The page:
V Hmar, M Lanleila, Y Md, H M Karim
fracture, trachea, tracheostomy
V Hmar, M Lanleila, Y Md, H M Karim. Removal Of A Fractured Tracheostomy Tube From A Child With Japanese Encephalitis. The Internet Journal of Anesthesiology. 2013 Volume 32 Number 1.
Methods of opening the airways like tracheostomy are used to provide appropriate ventilation for patients with upper airway problems. Tracheostomy may be accompanied by some complications. In the present study, we reported a 6 year old boy with progressive dyspnoea and cyanosis induced by fracture of a tracheostomy tube. A chest x-ray was obtained showed fracture of the tracheostomy tube within the trachea. He underwent bronchoscopy and the fractured tracheostomy tube was removed.
Conclusion: Fracture and aspiration of tracheostomy tube is a rare complication which requires a prompt and precise management. Patient education and care taker’s education regarding the maintenance of tracheostomy tube for prevention of this complication is highly recommended.1
Tracheostomy is a common airway procedure for life support. Across the United States of America the tracheostomy rate ranges from 150 to 300 per 100,000 patients discharged from hospital; the pediatric tracheostomy rate is 7.5 per 100,000.2,4. The early complications are hemorrhage, pneumothorax, obstruction of the tracheostomy tube and wound infection. The late complications are granulation formation, airway scarring, erosion of the innominate artery and tracheoesophageal fistula. Fracture of a metallic tracheostomy tube is a rare complication.3
A 6 year old boy diagnosed with Japanese encephalitis was admitted in the paediatric intensive care unit of NEIGRIHMS hospital in June 2010 with a Glasgow Coma Scale of 6/15. He was intubated with an endotracheal tube immediately and kept under ventilator support. Two weeks after he was intubated a surgical tracheostomy was done as he needed additional days of ventilation. The patient was slowly weaned off from the ventilator after four weeks and was able to a maintain normal SpO2 on room air.
One week after he was weaned off from the ventilator, the patient was found developing respiratory distress. When the patient was examined, it was found that the tracheostomy collar was lying over the skin, on his neck, but detached away from the tracheostomy tube. Chest X-ray was taken to confirm the location of the tracheal tube. X-ray showed the fractured tracheal tube in the trachea.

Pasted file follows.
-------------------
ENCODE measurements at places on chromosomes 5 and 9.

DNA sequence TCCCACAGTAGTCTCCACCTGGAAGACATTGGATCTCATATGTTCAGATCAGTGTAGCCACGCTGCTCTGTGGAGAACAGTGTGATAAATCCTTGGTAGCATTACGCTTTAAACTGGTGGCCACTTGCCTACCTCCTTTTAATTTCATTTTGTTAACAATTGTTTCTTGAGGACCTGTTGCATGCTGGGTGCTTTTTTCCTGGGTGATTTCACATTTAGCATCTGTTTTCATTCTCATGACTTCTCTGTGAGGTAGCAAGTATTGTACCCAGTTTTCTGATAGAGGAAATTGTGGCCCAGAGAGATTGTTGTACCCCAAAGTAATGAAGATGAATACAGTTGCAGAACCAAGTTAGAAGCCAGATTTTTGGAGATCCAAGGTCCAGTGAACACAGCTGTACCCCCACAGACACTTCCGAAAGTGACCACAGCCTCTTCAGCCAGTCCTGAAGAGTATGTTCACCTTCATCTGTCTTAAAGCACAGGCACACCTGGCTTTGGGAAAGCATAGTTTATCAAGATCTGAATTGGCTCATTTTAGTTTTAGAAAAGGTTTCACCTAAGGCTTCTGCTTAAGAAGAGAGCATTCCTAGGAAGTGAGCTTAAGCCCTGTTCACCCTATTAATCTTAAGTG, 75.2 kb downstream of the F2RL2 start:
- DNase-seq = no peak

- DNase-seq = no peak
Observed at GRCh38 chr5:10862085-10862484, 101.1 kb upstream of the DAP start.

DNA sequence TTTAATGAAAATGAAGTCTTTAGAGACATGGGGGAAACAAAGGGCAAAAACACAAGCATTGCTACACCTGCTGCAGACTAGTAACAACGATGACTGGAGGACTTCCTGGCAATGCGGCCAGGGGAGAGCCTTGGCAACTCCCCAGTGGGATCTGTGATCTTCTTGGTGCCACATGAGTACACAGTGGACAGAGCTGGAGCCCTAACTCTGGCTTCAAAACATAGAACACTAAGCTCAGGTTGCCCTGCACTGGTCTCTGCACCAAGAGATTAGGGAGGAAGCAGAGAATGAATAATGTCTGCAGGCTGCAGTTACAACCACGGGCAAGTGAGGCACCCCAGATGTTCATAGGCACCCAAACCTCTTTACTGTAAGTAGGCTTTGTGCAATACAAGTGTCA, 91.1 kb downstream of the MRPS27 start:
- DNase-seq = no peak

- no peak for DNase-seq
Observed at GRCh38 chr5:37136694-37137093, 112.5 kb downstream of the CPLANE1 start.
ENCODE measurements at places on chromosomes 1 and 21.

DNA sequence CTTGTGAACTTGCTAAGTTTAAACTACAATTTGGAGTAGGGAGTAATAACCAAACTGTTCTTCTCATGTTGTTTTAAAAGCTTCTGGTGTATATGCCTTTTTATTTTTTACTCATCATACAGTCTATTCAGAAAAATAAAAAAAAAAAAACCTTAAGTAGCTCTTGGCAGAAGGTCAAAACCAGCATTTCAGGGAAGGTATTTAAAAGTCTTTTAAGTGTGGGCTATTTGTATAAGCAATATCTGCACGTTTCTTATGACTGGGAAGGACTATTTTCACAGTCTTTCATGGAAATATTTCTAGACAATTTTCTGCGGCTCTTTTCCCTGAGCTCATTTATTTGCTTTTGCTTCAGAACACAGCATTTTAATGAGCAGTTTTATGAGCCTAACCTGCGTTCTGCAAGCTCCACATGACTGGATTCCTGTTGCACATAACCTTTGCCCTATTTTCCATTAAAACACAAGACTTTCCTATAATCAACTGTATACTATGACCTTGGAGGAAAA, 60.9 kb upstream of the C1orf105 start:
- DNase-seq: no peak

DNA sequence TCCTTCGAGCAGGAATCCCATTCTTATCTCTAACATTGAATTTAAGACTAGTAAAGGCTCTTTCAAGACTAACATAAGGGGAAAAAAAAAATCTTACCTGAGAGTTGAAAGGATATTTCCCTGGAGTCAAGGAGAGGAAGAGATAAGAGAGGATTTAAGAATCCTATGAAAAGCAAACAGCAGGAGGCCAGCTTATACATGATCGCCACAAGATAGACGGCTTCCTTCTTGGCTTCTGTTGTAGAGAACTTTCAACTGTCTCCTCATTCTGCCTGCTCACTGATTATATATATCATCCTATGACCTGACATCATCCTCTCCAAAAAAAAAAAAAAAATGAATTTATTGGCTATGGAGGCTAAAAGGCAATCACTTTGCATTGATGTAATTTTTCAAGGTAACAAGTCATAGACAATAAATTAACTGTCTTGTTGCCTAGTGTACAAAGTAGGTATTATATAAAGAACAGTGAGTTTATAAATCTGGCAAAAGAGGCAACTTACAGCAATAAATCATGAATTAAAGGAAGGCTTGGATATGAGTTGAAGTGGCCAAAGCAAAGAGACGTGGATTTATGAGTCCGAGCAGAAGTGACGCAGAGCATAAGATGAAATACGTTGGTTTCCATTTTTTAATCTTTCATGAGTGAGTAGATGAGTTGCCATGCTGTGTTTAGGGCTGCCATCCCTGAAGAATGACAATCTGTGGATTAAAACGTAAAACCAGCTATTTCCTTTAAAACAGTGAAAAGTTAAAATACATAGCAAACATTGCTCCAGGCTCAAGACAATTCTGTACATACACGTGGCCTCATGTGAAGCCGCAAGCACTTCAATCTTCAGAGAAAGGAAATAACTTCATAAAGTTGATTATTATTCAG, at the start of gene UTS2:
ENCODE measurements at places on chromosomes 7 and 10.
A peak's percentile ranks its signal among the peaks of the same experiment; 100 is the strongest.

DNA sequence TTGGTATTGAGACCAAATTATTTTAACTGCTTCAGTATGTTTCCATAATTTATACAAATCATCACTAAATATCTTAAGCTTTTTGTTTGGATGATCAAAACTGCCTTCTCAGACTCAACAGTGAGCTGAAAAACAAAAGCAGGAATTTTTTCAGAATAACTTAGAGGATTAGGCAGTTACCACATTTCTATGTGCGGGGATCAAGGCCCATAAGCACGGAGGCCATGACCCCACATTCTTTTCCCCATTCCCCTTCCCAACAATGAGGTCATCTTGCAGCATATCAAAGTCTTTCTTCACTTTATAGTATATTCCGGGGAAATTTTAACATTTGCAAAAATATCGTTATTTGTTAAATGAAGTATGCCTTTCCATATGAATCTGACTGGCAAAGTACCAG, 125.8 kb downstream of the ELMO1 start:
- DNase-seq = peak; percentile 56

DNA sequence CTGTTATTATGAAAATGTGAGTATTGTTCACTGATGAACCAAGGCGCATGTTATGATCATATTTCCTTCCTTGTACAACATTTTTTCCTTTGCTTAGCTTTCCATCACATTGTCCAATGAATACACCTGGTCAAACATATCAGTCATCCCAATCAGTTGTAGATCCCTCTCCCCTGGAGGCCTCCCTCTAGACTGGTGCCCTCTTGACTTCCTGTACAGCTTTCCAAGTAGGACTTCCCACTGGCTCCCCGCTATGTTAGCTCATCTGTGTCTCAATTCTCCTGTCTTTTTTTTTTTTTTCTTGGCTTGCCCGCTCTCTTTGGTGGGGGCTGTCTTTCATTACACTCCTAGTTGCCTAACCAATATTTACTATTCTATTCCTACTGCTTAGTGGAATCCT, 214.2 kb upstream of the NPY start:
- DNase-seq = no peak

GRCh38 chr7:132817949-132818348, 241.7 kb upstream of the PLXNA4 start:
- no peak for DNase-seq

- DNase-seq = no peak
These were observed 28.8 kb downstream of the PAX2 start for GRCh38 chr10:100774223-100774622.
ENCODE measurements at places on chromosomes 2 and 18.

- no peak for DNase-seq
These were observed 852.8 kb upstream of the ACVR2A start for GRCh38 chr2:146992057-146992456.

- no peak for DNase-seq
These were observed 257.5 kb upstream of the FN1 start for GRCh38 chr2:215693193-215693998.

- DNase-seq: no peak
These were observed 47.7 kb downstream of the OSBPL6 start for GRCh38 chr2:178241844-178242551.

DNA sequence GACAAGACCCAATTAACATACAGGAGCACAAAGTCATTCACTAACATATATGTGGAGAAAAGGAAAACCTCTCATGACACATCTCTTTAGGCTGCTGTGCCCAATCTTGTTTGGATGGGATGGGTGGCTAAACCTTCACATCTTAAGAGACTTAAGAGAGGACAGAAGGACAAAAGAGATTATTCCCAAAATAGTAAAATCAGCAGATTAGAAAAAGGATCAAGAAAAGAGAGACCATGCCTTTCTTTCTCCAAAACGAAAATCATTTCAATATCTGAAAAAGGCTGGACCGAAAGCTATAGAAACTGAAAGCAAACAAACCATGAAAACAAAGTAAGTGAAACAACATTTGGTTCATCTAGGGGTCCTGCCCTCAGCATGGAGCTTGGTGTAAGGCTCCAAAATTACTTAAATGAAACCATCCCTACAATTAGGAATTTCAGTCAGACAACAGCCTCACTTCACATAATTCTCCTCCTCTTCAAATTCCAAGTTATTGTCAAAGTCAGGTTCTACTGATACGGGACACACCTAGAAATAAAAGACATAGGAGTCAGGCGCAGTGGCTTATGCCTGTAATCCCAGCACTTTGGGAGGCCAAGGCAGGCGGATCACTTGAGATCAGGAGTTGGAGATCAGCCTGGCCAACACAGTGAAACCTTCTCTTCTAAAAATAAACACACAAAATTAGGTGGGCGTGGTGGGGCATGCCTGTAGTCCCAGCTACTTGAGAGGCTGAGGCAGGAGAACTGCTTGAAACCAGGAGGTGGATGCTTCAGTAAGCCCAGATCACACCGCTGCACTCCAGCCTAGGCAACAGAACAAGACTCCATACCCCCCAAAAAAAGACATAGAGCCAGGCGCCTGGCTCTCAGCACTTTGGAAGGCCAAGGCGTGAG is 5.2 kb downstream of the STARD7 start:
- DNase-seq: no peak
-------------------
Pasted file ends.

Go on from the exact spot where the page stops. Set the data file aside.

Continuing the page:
The patient was taken to the Operation Theatre with O2 by nasal cannula. Inj. Glycopyrrolate 0.1mg was given intravenously and Inj. Fentanyl 10µg was given, with ventilation by facemask using O2+Isoflurane. As the surgeon wanted to explore the tracheostomy wound, Inj. Ketamine 10mg was given before the skin was retracted with a forceps. As the tracheostomy tube was not visible even after retracting the wound, the surgeon decided to do a bronchoscopy. Inj. Ketamine 5mg was given again and bronchoscopy was attempted. The tracheostomy tube was visible but the patient developed bronchospasm. Inj. Suxamethonium 20mg was given and ventilation was maintained by O2+Isoflurane using a facemask. When SpO2 rose up to 98%, laryngoscopy was done with the laryngeal muscles relaxed. During laryngoscopy, the bronchoscope was introduced and the fractured tracheostomy tube became visible. With slight extension of the patient’s neck by an assistant, the fractured tracheostomy tube was removed with a bronchoscopy forceps. Immediately the SpO2 rose to 100% when ventilated with a facemask. Inj. Hydrocortisone 50mg stat was given intravenously to overcome the oedema around the trachea.